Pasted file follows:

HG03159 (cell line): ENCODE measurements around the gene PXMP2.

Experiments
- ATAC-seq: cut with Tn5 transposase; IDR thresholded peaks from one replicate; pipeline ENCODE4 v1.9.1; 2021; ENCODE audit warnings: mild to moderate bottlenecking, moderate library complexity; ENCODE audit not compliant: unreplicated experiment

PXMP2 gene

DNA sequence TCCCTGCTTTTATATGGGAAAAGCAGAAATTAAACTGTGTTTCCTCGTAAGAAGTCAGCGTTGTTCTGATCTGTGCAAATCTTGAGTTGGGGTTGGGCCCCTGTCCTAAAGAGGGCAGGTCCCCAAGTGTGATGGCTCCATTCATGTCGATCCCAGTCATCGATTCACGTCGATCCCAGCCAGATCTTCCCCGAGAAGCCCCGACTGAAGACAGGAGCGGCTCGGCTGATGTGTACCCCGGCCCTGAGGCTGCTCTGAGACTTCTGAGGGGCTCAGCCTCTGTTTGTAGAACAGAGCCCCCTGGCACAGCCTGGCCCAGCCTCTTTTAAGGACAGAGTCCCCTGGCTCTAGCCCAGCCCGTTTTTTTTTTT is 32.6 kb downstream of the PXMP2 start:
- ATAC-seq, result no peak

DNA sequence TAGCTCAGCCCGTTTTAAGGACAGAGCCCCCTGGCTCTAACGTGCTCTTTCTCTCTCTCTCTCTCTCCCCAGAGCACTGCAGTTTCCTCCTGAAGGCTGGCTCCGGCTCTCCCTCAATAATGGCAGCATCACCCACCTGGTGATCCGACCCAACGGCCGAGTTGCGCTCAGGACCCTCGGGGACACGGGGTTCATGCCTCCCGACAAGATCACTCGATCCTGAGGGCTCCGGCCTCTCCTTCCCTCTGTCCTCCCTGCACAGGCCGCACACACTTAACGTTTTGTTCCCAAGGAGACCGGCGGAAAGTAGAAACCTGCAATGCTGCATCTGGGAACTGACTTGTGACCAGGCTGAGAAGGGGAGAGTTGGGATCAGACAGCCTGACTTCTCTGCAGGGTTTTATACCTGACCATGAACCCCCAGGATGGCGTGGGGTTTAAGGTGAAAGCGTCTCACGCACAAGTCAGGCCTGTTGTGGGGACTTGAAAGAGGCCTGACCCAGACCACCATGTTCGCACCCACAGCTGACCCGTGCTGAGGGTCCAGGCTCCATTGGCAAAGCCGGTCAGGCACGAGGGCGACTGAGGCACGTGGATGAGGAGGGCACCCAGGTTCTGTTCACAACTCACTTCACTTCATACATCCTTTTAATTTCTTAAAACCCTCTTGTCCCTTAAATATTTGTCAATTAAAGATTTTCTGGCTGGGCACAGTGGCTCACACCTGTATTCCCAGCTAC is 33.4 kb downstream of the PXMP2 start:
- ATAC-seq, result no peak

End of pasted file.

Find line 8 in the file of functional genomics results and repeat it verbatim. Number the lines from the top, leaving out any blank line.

- ATAC-seq, result no peak